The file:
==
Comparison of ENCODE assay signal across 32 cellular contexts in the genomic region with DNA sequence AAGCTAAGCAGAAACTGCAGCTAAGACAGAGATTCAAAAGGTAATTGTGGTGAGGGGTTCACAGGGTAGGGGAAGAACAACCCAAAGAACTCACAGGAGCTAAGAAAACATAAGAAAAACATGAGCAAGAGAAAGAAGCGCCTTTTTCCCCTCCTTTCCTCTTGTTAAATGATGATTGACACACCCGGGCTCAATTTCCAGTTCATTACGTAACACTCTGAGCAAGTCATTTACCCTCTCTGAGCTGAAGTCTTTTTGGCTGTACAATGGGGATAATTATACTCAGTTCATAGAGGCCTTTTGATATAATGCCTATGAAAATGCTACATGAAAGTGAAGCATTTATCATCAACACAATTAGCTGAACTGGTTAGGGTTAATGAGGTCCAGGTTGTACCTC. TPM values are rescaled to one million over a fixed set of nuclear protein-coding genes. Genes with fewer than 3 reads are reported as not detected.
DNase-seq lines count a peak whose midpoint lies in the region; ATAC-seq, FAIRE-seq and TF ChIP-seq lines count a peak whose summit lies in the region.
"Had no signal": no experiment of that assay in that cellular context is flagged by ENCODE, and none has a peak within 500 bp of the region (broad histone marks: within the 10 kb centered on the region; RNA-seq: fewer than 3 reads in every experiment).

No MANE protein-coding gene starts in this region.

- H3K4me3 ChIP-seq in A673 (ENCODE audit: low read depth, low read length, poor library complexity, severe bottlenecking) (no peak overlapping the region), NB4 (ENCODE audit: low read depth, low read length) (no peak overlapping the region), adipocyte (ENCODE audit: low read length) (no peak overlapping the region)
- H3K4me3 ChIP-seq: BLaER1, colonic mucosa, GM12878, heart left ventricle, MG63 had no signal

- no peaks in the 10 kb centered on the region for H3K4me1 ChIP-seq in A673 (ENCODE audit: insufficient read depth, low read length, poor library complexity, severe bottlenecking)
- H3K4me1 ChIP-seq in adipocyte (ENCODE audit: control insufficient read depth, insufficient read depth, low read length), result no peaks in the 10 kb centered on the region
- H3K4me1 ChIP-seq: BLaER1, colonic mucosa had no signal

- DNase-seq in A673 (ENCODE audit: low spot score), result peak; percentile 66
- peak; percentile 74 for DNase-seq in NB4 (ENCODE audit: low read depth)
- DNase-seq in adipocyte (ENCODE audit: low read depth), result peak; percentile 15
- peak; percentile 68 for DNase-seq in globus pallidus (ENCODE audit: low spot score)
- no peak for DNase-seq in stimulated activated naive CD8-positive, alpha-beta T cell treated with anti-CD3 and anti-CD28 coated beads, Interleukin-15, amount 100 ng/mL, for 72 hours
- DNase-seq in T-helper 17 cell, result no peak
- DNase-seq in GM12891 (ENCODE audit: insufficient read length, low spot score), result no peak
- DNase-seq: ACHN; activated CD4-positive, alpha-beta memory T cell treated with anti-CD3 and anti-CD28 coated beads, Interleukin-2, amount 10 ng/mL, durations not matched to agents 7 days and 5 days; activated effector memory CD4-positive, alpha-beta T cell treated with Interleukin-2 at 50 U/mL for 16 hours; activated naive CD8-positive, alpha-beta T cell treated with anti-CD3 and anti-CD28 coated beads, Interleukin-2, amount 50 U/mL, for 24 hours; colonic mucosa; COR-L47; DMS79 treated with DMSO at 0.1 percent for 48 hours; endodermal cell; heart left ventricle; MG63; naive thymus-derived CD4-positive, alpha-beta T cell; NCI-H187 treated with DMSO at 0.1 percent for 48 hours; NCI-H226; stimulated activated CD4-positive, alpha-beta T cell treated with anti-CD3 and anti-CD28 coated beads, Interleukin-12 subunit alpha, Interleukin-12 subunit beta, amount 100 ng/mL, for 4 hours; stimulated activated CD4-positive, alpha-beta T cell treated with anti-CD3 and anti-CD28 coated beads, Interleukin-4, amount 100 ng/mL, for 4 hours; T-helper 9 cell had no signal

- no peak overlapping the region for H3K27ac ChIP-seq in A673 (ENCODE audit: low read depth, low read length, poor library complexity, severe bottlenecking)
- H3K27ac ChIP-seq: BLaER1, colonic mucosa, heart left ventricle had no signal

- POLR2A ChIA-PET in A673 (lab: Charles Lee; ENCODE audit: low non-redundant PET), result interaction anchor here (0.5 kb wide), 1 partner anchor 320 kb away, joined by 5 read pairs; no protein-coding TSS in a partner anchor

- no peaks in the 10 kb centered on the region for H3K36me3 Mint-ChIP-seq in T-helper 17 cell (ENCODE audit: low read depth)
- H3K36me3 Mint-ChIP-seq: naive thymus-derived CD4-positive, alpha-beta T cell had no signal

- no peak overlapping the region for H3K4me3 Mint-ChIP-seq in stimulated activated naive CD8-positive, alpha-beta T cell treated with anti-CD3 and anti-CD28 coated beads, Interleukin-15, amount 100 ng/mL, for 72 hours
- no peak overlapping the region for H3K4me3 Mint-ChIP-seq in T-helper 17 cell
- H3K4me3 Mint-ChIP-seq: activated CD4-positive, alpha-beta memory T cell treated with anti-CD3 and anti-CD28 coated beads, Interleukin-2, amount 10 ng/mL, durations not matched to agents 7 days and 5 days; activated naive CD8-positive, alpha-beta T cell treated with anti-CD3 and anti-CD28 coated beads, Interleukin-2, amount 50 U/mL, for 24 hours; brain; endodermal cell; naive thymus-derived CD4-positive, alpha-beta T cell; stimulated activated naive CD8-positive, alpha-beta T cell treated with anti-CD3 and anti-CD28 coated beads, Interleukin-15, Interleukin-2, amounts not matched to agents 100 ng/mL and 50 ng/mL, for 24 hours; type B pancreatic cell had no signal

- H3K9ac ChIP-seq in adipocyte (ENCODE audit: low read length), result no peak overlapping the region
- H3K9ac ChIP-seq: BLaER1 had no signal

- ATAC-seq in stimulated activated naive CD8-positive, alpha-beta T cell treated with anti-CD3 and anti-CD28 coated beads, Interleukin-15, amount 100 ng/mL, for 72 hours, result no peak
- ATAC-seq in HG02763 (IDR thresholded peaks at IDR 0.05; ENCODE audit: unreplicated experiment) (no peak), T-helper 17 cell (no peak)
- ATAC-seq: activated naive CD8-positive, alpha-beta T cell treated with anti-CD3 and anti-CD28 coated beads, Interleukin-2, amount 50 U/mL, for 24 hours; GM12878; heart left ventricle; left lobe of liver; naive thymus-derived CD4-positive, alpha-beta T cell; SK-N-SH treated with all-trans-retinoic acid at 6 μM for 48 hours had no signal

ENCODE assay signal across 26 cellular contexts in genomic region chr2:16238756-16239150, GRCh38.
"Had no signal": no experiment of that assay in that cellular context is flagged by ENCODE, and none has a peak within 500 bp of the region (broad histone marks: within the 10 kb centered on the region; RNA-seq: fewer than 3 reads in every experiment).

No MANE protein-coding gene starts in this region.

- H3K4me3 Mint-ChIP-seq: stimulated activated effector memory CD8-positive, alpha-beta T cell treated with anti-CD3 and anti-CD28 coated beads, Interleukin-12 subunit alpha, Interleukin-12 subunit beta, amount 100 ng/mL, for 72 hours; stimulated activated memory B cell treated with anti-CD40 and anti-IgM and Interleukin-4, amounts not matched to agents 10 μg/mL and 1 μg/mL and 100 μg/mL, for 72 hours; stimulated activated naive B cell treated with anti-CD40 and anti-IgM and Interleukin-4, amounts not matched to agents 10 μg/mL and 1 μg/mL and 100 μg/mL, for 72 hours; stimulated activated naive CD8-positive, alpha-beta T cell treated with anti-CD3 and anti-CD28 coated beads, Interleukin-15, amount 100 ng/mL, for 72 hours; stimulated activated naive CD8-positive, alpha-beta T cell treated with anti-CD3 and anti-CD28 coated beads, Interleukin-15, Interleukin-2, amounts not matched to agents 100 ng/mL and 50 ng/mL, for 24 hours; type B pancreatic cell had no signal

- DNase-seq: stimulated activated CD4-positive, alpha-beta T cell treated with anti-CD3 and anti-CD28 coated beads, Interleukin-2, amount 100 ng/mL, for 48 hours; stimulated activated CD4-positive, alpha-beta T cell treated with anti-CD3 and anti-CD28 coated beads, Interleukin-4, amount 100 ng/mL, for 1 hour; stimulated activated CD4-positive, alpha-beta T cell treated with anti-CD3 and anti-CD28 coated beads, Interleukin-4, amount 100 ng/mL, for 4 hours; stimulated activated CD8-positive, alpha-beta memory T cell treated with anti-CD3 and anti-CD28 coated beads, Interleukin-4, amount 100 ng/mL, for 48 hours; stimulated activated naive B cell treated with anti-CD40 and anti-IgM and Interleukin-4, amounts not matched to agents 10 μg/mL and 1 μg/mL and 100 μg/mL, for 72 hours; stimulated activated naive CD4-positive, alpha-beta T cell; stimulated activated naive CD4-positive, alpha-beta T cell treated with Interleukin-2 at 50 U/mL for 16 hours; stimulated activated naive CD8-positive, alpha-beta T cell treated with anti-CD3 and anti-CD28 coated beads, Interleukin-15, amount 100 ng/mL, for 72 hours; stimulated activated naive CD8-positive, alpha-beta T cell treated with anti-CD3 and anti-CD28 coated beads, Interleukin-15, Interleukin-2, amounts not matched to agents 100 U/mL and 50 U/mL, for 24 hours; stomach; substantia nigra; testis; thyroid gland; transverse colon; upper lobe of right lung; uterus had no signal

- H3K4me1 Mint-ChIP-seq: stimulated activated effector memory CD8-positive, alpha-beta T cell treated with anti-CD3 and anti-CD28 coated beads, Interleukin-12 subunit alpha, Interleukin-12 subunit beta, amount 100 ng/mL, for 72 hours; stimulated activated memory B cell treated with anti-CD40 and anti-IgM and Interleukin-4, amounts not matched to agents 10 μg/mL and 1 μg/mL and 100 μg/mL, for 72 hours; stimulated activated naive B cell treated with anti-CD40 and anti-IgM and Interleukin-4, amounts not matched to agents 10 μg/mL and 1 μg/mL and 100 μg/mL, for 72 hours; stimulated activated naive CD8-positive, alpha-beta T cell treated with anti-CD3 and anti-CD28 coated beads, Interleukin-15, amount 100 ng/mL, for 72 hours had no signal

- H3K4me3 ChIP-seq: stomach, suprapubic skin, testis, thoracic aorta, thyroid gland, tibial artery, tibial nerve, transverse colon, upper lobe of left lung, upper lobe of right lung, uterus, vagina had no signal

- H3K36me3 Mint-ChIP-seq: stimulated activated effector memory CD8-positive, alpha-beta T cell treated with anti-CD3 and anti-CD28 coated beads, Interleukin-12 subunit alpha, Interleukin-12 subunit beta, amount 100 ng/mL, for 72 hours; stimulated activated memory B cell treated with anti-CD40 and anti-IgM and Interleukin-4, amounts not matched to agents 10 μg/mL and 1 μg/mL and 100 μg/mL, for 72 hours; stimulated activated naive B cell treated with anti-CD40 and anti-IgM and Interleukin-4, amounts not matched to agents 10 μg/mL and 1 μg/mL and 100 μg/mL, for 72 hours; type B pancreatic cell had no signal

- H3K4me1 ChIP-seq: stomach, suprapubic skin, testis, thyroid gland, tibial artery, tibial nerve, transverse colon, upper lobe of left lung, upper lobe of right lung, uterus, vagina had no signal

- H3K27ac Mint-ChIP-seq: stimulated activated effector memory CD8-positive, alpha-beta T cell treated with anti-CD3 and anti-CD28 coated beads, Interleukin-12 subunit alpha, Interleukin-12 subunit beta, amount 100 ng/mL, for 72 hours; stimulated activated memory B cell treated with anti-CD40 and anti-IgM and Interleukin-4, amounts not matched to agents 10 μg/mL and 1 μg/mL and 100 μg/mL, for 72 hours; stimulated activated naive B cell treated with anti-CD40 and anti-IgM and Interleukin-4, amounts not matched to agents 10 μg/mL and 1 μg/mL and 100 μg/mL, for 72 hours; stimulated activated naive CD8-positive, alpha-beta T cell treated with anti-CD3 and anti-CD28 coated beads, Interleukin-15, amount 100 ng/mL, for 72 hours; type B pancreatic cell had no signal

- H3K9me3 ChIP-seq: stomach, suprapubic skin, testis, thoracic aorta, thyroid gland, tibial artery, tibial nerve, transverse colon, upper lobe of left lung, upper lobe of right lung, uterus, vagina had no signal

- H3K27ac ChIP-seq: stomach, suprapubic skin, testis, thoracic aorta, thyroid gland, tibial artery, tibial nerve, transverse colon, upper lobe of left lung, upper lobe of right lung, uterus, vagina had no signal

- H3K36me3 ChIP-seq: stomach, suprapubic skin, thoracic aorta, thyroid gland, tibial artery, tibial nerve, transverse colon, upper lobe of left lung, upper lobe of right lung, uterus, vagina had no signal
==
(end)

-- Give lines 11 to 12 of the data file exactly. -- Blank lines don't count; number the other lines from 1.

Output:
- peak; percentile 74 for DNase-seq in NB4 (ENCODE audit: low read depth)
- DNase-seq in adipocyte (ENCODE audit: low read depth), result peak; percentile 15